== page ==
That's a nifty rule to use - even for much simpler questions. But realistically speaking if ur doing 4U and u cant even do smn as simple as that bruh good luck bud.

#### synthesisFR

##### Well-Known Member
But realistically speaking if ur doing 4U and u cant even do smn as simple as that bruh good luck bud.
yeah man...
im considering to drop it tbh, even 3u for that matter. im just not good enough ...

#### Average Boreduser

##### Well-Known Member
yeah man...
im considering to drop it tbh, even 3u for that matter. im just not good enough ...
honestly just dont do math at all for that matter, Ik kindergaetners who could do this qn (they go to ruse)

#### tywebb

##### dangerman
There is another way to do it using Stirling's formula

So here is Method 2:

$\bg_white \text{If }p(n)=\left(\prod_{r=0}^n{n \choose r}\right)^\frac{1}{n(n+1)}\text{ then }p(n)^{n(n+1)}=p(n-1)^{n(n-1)}\cdot\frac{n^n}{n!}.$

$\bg_white \text{ If }L=\lim_{n\rightarrow\infty}p(n)\text{ then }$

\bg_white \begin{aligned}\lim_{n\rightarrow\infty}\frac{L^{n(n+1)}}{L^{n(n-1)}\cdot\frac{n^n}{n!}}&=\lim_{n\rightarrow\infty}\frac{L^{2n}n!}{n^n}\\&=\lim_{n\rightarrow\infty}\left(L^{2n}\cdot\frac{\sqrt{2\pi n}}{e^n}\right)\cdot\lim_{n\rightarrow\infty}\left(\frac{n!}{n^n}\cdot\frac{e^n}{\sqrt{2\pi n}}\right)\\&=\lim_{n\rightarrow\infty}\left(L^{2n}\cdot\frac{\sqrt{2\pi n}}{e^n}\right)\cdot1\text{ by Stirling's formula}\\&=1\end{aligned}

\bg_white \begin{aligned}\therefore L&=\lim_{n\rightarrow\infty}\left(\frac{e^n}{\sqrt{2\pi n}}\right)^\frac{1}{2n}\\&=\sqrt{e}\cdot\lim_{n\rightarrow\infty}\left(\frac{1}{\sqrt{2\pi}}\right)^\frac{1}{2n}\cdot\sqrt[4]{\lim_{x\rightarrow 0^+}x^x}\text{ if }x=\frac{1}{n}\\&=\sqrt{e}\cdot1\cdot1\\&=\sqrt{e}\end{aligned}

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#### Average Boreduser

##### Well-Known Member
There is another way to do it using Stirling's formula

So here is Method 2:

$\bg_white \text{If }p(n)=\left(\prod_{r=0}^n{n \choose r}\right)^\frac{1}{n(n+1)}\text{ then }p(n)^{n(n+1)}=p(n-1)^{n(n-1)}\cdot\frac{n^n}{n!}.$

$\bg_white \text{ If }L=\lim_{n\rightarrow\infty}p(n)\text{ then }$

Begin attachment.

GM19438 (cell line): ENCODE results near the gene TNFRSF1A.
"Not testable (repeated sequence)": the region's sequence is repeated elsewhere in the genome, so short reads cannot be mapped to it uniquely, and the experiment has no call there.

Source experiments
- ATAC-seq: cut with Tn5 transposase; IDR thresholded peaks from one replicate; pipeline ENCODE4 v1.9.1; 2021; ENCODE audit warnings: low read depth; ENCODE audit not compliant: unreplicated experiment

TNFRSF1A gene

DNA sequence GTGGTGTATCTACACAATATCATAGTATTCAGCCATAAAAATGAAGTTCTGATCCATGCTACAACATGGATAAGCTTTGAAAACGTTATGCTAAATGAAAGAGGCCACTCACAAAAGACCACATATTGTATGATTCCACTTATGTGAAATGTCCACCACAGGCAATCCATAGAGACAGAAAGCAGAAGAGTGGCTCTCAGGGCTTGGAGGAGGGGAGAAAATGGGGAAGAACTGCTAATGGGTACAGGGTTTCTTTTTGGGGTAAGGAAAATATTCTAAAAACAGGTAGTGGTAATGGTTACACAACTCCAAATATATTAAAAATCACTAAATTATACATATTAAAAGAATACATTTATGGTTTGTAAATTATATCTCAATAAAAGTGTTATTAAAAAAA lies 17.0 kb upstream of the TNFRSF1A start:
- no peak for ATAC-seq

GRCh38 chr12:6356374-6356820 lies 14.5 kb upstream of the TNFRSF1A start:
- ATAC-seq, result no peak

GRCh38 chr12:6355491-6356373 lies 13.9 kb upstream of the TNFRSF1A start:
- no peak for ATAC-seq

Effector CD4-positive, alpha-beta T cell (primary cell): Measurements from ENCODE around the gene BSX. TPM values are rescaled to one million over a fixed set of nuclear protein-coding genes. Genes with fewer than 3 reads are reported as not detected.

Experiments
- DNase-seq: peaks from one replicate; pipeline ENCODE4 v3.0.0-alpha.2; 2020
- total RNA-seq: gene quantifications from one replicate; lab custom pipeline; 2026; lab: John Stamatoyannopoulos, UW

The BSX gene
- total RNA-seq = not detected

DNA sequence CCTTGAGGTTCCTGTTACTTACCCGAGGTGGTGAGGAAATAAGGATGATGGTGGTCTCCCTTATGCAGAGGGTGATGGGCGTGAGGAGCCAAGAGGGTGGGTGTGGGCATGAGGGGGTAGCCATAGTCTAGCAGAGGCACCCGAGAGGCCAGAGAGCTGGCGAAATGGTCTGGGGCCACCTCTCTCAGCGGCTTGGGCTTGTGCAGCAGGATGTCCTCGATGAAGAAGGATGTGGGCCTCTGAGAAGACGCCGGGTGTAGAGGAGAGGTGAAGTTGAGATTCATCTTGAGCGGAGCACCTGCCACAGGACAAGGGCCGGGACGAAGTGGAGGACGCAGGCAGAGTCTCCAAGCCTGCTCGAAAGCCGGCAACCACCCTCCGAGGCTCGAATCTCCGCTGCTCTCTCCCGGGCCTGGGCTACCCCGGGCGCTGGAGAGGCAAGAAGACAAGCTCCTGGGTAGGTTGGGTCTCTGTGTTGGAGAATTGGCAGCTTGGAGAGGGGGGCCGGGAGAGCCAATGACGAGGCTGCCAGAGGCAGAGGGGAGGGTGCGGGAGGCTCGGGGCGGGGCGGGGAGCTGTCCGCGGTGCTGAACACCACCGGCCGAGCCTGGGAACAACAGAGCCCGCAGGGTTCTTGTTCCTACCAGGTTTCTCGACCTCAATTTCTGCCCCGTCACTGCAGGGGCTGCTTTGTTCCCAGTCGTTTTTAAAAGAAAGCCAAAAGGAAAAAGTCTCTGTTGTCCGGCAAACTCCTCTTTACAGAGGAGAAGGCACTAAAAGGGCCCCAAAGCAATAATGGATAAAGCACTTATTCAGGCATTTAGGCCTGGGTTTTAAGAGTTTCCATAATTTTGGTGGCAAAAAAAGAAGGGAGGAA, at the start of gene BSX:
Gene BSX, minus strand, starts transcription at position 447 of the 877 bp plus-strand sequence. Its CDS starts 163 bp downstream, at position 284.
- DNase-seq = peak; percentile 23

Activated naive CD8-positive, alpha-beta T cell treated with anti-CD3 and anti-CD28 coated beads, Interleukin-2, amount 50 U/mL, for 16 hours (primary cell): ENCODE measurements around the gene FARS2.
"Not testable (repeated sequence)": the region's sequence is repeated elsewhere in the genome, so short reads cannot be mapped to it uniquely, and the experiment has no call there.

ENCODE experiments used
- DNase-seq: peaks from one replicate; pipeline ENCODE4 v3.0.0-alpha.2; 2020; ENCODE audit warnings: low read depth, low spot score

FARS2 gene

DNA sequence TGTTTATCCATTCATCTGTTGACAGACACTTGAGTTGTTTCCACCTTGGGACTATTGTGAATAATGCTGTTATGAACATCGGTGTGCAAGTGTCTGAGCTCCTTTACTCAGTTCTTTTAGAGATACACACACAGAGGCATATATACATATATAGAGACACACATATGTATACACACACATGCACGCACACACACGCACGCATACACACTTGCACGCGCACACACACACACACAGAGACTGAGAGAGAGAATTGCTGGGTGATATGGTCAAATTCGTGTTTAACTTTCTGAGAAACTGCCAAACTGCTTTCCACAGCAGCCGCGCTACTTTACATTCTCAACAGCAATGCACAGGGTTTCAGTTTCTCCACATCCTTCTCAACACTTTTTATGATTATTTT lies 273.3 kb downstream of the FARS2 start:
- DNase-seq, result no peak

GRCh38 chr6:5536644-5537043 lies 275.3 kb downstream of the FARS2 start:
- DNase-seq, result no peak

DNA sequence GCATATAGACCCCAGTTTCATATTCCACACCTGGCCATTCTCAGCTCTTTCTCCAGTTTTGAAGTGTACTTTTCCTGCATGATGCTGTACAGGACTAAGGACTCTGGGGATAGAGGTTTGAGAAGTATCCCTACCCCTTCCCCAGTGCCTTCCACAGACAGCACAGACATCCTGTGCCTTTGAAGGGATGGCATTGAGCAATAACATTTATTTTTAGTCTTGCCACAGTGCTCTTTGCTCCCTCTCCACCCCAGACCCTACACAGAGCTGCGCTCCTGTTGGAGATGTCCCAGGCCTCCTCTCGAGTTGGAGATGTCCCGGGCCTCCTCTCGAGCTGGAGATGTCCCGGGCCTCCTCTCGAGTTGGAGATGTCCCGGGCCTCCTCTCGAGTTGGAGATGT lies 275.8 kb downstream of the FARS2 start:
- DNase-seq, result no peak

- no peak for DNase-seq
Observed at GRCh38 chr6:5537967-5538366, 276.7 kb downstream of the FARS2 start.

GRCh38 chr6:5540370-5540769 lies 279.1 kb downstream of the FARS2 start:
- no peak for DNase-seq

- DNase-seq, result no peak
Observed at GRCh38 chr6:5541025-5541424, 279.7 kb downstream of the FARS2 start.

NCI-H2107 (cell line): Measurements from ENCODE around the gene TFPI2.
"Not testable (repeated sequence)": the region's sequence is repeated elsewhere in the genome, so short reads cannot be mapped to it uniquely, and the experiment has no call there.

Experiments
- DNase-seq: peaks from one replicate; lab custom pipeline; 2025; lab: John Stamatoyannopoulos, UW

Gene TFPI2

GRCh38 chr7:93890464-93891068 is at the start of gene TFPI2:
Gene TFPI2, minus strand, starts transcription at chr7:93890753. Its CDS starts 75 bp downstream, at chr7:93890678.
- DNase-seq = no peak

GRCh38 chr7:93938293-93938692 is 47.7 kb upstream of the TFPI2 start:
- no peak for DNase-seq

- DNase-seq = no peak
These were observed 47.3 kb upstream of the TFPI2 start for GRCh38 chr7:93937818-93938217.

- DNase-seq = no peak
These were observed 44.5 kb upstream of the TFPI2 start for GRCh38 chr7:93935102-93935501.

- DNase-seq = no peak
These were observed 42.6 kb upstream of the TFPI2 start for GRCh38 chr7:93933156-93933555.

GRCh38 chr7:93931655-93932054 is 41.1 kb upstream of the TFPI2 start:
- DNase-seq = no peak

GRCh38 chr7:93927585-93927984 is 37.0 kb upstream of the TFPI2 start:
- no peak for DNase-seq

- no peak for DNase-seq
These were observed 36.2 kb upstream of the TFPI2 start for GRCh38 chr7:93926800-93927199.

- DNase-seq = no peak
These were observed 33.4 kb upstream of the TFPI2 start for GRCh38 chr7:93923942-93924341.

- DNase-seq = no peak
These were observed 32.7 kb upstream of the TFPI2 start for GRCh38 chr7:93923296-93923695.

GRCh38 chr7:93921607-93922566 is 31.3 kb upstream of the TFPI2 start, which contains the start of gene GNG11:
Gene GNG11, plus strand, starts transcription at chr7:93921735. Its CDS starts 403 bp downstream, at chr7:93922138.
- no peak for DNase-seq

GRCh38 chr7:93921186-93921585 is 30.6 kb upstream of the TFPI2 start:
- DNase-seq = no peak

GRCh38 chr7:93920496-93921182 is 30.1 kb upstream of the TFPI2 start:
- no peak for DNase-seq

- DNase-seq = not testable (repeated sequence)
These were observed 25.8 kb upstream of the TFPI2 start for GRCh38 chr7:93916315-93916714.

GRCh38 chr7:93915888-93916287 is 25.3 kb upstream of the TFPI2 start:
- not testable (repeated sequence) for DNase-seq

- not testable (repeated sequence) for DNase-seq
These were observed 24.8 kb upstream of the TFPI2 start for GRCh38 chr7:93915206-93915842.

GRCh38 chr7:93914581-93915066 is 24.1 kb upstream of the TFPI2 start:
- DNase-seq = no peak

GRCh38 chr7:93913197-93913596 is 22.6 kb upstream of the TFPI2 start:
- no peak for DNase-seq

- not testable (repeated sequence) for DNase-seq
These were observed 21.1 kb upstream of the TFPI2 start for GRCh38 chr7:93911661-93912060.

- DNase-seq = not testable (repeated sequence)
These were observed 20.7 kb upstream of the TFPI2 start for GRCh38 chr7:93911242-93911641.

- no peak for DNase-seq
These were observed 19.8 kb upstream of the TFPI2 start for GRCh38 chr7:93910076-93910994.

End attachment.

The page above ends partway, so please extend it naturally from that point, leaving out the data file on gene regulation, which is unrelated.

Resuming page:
\bg_white \begin{aligned}\lim_{n\rightarrow\infty}\frac{L^{n(n+1)}}{L^{n(n-1)}\cdot\frac{n^n}{n!}}&=\lim_{n\rightarrow\infty}\frac{L^{2n}n!}{n^n}\\&=\lim_{n\rightarrow\infty}\left(L^{2n}\cdot\frac{\sqrt{2\pi n}}{e^n}\right)\cdot\lim_{n\rightarrow\infty}\left(\frac{n!}{n^n}\cdot\frac{e^n}{\sqrt{2\pi n}}\right)\\&=\lim_{n\rightarrow\infty}\left(L^{2n}\cdot\frac{\sqrt{2\pi n}}{e^n}\right)\cdot1\text{ by Stirling's formula}\\&=1\end{aligned}

\bg_white \begin{aligned}\therefore L&=\lim_{n\rightarrow\infty}\left(\frac{e^n}{\sqrt{2\pi n}}\right)^\frac{1}{2n}\\&=\sqrt{e}\cdot\lim_{n\rightarrow\infty}\left(\frac{1}{\sqrt{2\pi}}\right)^\frac{1}{2n}\cdot\sqrt[4]{\lim_{x\rightarrow 0^+}x^x}\text{ if }x=\frac{1}{n}\\&=\sqrt{e}\cdot1\cdot1\\&=\sqrt{e}\end{aligned}
r u sure its
$\bg_white \text{If }p(n)=\left(\prod_{r=0}^n{n \choose r}\right)^\frac{1}{n(n+1)}\text{ then }p(n)^{n(n+1)}=p(n-1)^{n(n-1)}\cdot\frac{n^n}{n!}.$

$\bg_white \text{ If }L=\lim_{n\rightarrow\infty}p(n)\text{ then }$? I got
$\bg_white \text{If }x(n)=\left(\prod_{r=0}^y{n \choose r}\right)^\frac{1}{n(n+1)}\text{ then }a(r)^{b(z+t)}=u(ny-1)^{n(n-1)}\cdot\frac{n^n}{n!}.$

$\bg_white \text{ If }L=\lim_{n\rightarrow\infty}p(n)\text{ then }$

#### tywebb

##### dangerman
Here is another method using the Stolz–Cesàro theorem. It starts the same as the first method but then goes in a completely different direction, nevertheless ending up at the same answer.

Method 3.

\bg_white \begin{aligned}\ln\lim_{n\rightarrow\infty}\left(\prod_{r=0}^n{n\choose r}\right)^{\frac{1}{n(n+1)}}&=\ln\left(\lim_{n\rightarrow\infty}\prod_{r=1}^nr^{2r-n-1}\right)^{\frac{1}{n(n+1)}}\text{ algebraic simplification }\\&=\lim_{n\rightarrow\infty}\sum_{r=1}^n\frac{(2r-n-1)\ln r}{n(n+1)}\text{ by log laws}\\&=\lim_{n\rightarrow\infty}\frac{2\ln\prod_{r=1}^n r^r-(n+1)\ln n!}{n(n+1)}\\&=\lim_{n\rightarrow\infty}\frac{2\ln\prod_{r=1}^{n+1}r^r-(n+2)\ln(n+1)!-(2\ln\prod_{r=1}^nr^r-(n+1)\ln n!)}{(n+1)(n+2)-n(n+1)}\text{ using the Stolz-Ces\{a}ro theorem}\\&={\textstyle\frac{1}{2}}\lim_{n\rightarrow\infty}\frac{\ln(n+1)^{n+1}-\ln(n+1)!}{n+1}\\&={\textstyle\frac{1}{2}}\lim_{n\rightarrow\infty}\frac{\ln(n+1)^{n+1}-\ln(n+1)!-(\ln n^n-\ln n!)}{n+1-n}\text{ by Stolz-Ces\{a}ro again}\\&={\textstyle\frac{1}{2}}\lim_{n\rightarrow\infty}\textstyle{\ln(1+\frac{1}{n})^n}\\&=\textstyle\frac{1}{2}\ln e\\&=\textstyle\frac{1}{2}\end{aligned}

$\bg_white \text{Hence }\lim_{n\rightarrow\infty}\left(\prod_{r=0}^n{n\choose r}\right)^\frac{1}{n(n+1)}=e^\frac{1}{2}=\sqrt e$